Germany's biggest bank sacks boss, who grew up in Sunderland, after ' playing critical role' during 'extremely difficult period'

John Cryan
John Cryan

Germany's biggest bank has sacked its British boss, who grew up in Sunderland, after three years of losses under his stewardship.

John Cryan, 57, who became co-chief executive of Deutsche Bank in July 2015, will leave at the end of the month.

The Yorkshire-born Cambridge graduate moved to shrink the bank's global ambitions by axing jobs and closing branches following his appointment.

But he could not effectively arrest the bank's slide, which has been compounded by billions of pounds in regulatory fines and the financial fallout of low interest rates in recent years.

The son of a jazz musician, German-speaking Mr Cryan joined the Frankfurt-based lender after stints at Swiss bank UBS and wealth fund Temasek.

Commentators have suggested his Sunderland upbringing may have been behind his rejection of the corporate "flamboyance" of his predecessors, preferring scheduled flights to private jets, and why he is no stranger to hard work.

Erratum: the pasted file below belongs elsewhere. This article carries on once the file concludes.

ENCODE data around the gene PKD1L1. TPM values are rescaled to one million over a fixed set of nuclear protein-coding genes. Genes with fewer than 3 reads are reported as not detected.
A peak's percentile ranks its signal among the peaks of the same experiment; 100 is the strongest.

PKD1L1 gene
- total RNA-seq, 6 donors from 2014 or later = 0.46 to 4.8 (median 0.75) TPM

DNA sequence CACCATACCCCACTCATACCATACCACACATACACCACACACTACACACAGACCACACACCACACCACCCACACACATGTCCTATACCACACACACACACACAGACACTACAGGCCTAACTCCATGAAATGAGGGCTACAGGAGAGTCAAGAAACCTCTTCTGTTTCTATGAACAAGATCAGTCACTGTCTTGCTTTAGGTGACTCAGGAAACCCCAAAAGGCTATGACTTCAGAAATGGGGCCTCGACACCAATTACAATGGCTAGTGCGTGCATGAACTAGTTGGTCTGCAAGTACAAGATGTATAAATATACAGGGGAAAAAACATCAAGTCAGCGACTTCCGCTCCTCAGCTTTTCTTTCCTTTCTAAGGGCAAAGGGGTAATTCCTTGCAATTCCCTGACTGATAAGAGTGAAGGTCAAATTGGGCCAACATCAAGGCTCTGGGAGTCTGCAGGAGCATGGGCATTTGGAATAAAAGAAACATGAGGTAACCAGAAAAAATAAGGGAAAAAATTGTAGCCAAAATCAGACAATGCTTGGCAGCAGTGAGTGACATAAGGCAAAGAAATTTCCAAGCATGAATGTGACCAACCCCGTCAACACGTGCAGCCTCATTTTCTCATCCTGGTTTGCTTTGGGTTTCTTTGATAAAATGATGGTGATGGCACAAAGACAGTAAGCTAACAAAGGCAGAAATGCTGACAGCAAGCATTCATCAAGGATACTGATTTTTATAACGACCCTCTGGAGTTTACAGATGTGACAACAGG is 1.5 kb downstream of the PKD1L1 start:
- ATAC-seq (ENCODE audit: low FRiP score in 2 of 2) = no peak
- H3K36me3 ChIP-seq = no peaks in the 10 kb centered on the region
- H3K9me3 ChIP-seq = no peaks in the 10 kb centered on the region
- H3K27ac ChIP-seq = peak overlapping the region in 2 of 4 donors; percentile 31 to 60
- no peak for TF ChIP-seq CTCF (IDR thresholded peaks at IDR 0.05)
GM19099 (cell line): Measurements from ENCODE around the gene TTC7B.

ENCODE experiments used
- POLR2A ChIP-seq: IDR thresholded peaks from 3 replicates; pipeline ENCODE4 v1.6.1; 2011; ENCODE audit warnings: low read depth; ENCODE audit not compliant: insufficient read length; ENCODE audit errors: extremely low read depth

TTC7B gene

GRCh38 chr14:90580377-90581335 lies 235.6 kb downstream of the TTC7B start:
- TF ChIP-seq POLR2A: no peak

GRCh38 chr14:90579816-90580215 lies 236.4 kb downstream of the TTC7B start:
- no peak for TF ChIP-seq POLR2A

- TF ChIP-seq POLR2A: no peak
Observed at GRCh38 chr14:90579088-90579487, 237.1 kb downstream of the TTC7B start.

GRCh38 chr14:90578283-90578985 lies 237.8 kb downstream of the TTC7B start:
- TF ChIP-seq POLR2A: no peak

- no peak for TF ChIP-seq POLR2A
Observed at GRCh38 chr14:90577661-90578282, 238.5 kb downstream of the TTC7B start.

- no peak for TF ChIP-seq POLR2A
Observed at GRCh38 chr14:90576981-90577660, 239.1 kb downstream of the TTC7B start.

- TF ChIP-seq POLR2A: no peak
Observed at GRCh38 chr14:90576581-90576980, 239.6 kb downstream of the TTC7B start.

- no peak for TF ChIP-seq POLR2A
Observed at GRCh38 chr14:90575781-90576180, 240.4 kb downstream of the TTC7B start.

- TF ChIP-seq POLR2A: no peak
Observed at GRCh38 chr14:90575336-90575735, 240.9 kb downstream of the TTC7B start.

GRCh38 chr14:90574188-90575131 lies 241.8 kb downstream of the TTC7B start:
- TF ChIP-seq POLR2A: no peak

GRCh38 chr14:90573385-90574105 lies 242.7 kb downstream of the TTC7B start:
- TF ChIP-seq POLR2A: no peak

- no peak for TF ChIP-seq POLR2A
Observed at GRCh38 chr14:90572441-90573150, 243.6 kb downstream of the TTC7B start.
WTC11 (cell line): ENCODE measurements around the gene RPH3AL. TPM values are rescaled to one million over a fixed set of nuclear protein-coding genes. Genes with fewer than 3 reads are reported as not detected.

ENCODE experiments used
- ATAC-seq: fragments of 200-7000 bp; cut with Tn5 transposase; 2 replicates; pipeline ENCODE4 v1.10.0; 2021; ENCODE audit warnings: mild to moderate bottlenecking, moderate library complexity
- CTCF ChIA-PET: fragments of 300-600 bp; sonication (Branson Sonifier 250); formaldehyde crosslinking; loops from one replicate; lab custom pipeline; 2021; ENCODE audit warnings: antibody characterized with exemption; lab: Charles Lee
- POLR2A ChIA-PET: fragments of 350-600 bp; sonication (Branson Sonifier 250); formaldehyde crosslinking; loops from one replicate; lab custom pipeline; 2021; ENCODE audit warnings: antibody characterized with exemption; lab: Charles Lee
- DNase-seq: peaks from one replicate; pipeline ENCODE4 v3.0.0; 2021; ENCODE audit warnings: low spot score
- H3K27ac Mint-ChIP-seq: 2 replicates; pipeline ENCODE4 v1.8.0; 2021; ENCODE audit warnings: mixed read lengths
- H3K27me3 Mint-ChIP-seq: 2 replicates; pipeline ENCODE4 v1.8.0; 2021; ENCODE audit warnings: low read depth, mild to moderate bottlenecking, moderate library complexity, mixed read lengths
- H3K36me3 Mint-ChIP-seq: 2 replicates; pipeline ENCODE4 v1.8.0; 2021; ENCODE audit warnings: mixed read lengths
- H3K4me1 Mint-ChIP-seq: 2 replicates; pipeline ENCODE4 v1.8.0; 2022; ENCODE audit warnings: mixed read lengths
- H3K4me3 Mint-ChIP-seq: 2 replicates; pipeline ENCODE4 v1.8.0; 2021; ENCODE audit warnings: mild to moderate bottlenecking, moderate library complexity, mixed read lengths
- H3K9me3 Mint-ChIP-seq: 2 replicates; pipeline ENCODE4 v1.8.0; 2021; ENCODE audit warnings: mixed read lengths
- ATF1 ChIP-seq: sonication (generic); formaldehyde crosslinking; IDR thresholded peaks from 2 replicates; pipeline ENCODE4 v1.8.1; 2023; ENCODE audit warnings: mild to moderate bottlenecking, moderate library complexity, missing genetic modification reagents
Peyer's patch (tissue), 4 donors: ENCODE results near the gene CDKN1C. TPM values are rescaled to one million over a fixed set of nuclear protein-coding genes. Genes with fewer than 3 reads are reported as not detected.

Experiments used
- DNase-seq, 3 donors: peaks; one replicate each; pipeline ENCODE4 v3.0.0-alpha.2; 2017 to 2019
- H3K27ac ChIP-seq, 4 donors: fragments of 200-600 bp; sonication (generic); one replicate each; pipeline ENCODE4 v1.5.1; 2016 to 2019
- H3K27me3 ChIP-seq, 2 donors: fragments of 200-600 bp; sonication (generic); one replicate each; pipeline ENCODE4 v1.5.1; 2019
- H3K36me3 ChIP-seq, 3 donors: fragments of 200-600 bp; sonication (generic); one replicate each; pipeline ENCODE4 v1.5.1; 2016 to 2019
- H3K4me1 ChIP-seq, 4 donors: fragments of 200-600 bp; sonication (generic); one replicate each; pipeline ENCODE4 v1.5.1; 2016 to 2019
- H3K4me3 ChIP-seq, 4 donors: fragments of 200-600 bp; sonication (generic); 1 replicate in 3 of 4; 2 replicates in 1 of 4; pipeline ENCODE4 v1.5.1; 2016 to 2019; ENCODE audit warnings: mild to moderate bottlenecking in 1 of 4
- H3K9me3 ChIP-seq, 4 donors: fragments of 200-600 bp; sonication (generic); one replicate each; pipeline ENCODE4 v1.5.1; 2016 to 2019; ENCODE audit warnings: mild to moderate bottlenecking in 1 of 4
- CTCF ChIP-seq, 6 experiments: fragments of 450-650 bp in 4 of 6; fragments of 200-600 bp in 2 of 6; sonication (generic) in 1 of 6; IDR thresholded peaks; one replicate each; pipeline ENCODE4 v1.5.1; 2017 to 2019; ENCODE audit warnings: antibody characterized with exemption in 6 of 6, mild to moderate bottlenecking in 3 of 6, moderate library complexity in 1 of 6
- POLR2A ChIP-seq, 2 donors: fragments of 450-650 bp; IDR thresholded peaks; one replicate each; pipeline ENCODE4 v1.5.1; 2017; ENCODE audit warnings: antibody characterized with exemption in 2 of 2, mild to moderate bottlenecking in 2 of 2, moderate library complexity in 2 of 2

Mr Cryan became sole chief executive of Deutsche Bank in 2016 and is to be replaced by Christian Sewing, who has worked at the bank for almost 30 years.

Mr Sewing thanked him for his "enormous contribution" during an "extremely difficult period".

Last year, the German banking giant signed a 25-year lease for its new City headquarters despite warnings it may move staff and assets to Frankfurt in light of Brexit.

Mr Cryan took home a base salary of 3.8million euro (£3.3million) in 2017 - but did not receive a bonus for the second year in a row.

Paul Achleitner, chairman of Deutsche Bank's supervisory board, said: "Despite his relatively short tenure as CEO, John Cryan has played a critical role in the almost 150 year history of Deutsche Bank - and laid the groundwork for a successful future of the bank.

"The supervisory board in general and I personally are grateful for this. However, following a comprehensive analysis we came to the conclusion that we need a new execution dynamic in the leadership of our bank."